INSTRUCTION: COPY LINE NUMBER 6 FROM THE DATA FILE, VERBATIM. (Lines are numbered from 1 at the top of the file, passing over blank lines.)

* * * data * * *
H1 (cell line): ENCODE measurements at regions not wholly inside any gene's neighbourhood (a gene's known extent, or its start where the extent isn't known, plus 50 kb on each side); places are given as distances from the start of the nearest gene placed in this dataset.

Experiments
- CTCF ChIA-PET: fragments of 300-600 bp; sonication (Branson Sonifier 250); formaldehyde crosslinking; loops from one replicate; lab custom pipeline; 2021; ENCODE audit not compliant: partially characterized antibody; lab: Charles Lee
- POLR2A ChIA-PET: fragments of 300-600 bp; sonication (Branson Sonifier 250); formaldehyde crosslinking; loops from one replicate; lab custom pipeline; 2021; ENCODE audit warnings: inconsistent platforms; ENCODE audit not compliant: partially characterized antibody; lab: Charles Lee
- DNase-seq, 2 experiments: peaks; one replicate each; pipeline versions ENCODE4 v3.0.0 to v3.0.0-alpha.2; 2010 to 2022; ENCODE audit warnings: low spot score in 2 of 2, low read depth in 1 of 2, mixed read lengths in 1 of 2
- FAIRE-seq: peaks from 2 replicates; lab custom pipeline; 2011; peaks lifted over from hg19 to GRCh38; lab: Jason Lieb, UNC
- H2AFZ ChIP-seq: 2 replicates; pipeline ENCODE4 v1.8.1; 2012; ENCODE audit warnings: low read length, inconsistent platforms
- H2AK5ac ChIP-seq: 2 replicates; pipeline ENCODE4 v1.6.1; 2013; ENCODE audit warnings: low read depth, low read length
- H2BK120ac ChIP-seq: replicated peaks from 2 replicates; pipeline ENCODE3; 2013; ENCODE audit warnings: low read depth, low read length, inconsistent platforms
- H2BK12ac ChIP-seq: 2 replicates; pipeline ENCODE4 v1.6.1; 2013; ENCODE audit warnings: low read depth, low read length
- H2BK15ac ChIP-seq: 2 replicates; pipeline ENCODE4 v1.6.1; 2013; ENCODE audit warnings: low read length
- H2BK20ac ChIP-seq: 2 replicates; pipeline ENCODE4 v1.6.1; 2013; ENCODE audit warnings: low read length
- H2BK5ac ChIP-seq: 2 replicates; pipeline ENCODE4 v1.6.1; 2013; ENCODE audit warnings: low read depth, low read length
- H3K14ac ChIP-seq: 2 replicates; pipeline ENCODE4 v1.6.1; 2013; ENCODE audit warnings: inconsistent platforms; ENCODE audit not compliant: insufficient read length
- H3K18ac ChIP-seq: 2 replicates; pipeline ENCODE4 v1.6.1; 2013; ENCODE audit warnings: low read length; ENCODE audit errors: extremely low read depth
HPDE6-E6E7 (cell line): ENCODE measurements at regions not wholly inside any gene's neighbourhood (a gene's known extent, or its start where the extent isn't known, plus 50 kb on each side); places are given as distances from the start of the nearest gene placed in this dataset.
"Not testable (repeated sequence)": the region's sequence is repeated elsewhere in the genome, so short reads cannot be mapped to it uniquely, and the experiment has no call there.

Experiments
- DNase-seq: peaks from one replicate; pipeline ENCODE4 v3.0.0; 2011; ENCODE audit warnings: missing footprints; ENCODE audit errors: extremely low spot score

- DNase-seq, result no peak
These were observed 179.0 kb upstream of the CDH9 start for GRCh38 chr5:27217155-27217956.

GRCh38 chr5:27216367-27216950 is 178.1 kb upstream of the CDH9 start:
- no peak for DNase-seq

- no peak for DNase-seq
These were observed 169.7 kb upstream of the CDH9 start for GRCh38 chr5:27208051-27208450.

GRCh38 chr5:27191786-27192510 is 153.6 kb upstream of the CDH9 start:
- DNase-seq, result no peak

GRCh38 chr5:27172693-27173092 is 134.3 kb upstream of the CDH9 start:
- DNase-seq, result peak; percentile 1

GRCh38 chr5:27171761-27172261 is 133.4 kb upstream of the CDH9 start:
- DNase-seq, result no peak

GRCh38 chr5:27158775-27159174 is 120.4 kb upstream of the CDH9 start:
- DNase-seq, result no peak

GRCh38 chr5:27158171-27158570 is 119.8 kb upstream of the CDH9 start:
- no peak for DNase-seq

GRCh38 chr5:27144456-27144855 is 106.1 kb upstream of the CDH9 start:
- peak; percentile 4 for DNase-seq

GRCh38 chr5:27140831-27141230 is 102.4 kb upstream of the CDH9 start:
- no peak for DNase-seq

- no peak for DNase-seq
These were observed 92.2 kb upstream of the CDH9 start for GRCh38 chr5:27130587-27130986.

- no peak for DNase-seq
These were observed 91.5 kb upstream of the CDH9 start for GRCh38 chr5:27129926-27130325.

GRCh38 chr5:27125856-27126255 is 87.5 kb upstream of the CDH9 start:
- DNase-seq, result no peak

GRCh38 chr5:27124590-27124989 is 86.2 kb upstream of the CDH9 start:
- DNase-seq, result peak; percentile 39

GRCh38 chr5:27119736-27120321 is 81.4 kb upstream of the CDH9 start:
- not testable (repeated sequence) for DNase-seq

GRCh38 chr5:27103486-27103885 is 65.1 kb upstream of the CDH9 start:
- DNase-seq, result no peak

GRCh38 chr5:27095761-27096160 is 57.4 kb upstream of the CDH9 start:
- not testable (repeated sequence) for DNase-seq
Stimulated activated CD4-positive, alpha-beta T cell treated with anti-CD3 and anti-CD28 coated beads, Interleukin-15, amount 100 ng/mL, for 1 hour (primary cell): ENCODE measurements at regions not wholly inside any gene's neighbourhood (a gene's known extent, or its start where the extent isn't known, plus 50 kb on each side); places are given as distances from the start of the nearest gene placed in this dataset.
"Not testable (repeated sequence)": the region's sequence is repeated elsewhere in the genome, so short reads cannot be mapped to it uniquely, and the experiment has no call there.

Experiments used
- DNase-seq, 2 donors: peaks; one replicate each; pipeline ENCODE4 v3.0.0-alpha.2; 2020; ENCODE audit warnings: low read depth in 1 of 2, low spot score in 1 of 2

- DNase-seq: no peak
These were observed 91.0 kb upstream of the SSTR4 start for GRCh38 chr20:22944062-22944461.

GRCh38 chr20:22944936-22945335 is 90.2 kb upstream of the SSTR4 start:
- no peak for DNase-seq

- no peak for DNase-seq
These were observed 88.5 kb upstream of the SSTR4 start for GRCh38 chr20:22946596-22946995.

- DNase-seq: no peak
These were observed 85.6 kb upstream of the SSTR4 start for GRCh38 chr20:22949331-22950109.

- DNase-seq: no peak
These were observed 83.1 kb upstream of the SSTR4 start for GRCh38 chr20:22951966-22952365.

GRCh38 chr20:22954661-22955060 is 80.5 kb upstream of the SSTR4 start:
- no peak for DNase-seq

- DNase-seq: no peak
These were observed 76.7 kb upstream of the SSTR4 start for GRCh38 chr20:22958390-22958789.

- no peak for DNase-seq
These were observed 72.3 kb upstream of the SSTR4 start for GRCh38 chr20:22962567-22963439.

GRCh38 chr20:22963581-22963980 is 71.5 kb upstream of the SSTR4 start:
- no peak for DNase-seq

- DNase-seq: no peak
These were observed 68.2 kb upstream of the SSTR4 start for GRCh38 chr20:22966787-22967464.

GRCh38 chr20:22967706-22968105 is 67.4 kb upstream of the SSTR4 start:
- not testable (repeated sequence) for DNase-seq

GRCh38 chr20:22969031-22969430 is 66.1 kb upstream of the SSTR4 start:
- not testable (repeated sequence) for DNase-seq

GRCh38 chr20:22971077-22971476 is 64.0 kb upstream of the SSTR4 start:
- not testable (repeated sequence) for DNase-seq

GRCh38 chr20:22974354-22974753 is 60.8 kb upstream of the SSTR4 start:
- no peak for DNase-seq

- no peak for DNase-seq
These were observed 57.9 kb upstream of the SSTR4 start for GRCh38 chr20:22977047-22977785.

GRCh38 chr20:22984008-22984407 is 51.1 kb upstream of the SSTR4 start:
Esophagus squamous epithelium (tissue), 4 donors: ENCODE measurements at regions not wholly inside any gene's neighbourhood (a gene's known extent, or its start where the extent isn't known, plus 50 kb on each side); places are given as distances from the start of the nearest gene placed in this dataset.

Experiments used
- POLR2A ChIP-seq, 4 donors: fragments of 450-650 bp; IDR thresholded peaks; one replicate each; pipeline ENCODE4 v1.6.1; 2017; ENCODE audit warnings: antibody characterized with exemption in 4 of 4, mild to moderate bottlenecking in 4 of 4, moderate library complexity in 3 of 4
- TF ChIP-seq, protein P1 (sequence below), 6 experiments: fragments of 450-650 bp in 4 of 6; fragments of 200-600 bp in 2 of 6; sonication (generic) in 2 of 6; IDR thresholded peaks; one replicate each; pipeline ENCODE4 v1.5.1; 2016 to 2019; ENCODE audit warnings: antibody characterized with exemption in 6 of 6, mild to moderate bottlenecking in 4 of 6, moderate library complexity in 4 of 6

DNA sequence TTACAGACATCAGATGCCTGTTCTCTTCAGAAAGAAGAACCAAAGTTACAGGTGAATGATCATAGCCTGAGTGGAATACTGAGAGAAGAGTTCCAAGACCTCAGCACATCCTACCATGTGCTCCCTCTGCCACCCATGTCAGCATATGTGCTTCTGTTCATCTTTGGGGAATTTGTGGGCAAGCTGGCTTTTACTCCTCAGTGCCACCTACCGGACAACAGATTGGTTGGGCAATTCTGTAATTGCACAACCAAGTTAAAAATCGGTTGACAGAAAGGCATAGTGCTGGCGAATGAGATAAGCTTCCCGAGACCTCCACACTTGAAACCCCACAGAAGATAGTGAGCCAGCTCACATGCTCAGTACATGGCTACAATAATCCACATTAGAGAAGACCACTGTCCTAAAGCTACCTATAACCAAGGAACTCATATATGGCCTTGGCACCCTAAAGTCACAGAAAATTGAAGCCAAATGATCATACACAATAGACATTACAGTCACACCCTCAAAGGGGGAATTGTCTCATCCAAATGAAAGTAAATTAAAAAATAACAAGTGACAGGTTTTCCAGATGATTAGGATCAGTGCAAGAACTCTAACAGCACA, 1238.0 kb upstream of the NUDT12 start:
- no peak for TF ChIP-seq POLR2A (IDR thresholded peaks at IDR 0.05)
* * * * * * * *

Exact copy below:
- FAIRE-seq: peaks from 2 replicates; lab custom pipeline; 2011; peaks lifted over from hg19 to GRCh38; lab: Jason Lieb, UNC